The production won a Jeff Award in the Artistic Specialization category for Outstanding Achievement in Robot Design and Engineering.

Billy Bot was even called on to help with a surprise wedding proposal after one of the shows, and you can see him in action briefly in the video above.

Awesome robot work, Chibots!

Photos courtesy the Sideshow Theatre Company.

Peggy 2 with sockets

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Paul Gerhardt of Lockitron built this awesome Peggy 2 (our LED “pegboard” kit), where instead of directly soldering in all of the LEDs, they’re mounted in sockets so that they can be moved around easily.  Now, this isn’t the first time that we’ve seen a Peggy filled with sockets, but— thanks to Paul’s clever trick —it is the first time that we’ve seen it done well.

Usually, when someone fills a Peggy up with sockets, it ends up looking something like this:
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As you may be able to see, the usual problem with installing an array of sockets this large is that it is very difficult to keep the sockets aligned neatly. Corey Menscher made a socketed Peggy for an ITP project, and his photo above demonstrates the problem.

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Once you add the LEDs, small offsets in socket alignment translate into larger angle variation in the LEDs that are put into them.  We’ve usually gotten around this problem by soldering the LEDs directly into the holes, so that the LEDs are flush against the circuit board and stay level and aligned.

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Paul solved the problem by making a laser-cut acrylic overlay that fits around the sockets, holding each one squarely in position, and also providing a level surface to push the LEDs against, so that they all stay level and aligned.

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A second trick that he used is to solder all of the LED sockets into the back side of the PCB, so as to avoid any height interference with other components.  So instead of LEDs, the on the “front” side of the Peggy, you just see the tail ends of the sockets.  Then, the acrylic overlay can be just at the height of the sockets for the entire board, giving the whole thing a clean, sleek look.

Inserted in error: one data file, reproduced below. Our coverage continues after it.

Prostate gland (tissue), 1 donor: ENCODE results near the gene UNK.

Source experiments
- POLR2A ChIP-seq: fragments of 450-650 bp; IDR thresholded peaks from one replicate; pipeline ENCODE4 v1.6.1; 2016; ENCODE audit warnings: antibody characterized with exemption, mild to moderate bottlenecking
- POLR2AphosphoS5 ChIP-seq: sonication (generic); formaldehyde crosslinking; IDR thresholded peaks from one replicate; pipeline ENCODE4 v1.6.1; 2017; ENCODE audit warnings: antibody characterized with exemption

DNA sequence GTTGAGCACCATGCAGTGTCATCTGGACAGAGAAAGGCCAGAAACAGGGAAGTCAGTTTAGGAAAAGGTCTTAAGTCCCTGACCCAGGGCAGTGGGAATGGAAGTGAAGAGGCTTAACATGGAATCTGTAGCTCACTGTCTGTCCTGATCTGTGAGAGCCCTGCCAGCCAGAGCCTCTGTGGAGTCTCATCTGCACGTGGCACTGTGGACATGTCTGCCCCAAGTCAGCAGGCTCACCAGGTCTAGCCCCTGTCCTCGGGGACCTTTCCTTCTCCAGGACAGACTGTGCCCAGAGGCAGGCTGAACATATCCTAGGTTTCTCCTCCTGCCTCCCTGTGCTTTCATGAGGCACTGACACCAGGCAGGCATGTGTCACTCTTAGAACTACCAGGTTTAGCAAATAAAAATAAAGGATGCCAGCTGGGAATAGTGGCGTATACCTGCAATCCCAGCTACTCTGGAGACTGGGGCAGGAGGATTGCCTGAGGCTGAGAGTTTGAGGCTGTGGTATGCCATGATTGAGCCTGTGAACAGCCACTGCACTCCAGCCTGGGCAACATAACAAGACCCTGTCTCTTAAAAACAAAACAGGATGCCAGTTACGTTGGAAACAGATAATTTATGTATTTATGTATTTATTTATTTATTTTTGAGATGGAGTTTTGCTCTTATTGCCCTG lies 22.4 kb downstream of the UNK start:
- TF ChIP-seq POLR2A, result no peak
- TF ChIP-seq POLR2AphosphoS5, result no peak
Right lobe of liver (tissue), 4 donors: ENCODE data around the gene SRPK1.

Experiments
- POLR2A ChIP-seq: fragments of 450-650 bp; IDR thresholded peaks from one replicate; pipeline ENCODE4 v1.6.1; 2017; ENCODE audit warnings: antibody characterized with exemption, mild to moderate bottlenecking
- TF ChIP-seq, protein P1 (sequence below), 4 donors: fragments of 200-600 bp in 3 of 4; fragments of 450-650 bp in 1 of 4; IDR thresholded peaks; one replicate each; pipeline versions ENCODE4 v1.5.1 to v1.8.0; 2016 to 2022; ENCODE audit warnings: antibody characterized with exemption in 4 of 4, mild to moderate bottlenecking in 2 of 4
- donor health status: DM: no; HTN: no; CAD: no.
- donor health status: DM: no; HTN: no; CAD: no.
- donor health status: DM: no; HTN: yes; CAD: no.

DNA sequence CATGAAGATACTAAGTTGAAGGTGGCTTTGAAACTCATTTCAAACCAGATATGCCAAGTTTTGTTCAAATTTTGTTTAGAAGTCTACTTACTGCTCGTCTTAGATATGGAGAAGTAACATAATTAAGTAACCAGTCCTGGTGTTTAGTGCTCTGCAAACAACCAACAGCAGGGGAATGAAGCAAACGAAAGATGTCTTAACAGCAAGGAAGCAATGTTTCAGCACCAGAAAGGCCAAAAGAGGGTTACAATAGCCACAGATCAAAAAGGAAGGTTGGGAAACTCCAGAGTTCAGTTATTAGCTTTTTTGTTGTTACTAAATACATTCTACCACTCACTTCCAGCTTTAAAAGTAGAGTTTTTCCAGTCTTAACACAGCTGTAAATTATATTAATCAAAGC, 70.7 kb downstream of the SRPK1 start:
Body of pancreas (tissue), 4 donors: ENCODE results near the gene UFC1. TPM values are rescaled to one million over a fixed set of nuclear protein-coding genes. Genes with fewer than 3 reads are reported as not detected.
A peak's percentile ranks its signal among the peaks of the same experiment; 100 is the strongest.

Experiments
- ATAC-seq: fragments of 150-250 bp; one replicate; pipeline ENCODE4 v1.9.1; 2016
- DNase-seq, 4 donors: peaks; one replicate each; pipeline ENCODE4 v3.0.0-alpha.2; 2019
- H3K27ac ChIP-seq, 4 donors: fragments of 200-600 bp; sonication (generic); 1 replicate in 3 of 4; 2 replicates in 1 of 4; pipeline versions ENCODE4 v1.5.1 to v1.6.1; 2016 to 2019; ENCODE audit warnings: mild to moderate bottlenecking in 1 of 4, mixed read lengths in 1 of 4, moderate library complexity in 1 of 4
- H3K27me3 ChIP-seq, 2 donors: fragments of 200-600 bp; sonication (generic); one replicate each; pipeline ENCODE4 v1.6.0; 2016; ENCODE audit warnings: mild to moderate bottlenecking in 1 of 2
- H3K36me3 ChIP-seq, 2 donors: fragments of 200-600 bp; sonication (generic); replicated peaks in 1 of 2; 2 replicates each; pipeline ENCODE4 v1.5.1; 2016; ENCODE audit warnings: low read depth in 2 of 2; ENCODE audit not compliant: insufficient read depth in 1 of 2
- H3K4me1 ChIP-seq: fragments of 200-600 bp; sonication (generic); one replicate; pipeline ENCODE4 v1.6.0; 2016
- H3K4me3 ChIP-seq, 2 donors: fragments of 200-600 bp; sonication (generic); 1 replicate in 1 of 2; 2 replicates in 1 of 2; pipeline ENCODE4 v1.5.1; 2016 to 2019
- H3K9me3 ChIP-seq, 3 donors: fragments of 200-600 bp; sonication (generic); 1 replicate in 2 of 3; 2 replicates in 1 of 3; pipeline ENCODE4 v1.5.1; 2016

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To add just one more layer of awesome, he’s hanging his Peggy on a pegboard.  (Now, we just need to route power up through the holes.)   Thanks, Paul, for sharing your clever hack.

Resistor Color Code Tattoo

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Our good friend Jimmie P Rogers— of LoL Shield fame, amongst many of us who love Arduino and LEDs —has a brand new tattoo of the resistor color code: Black, Brown, Red, Orange, Yellow, Green, Blue, Violet, Gray, White.  I’m pretty sure that Jimmy himself has known this color code since he was in diapers, but now he has an always-present chart that he can use as a visual aid while teaching electronics.  And at five inches across, it doubles as a ruler (albeit one that will grow less accurate with age).

So, that’s pretty neat.  But two things bring this above and beyond the “usual” coolness of a geek tattoo.  First, Jimmie designed it in Processing, and second, as an open source tattoo, you can download the source code on his web site.

And for those of us who may be a little less committed: Our own favorite mnemonic for the resistor color code is “Black Beetles Running On Your Garden Bring Very Good Weather.”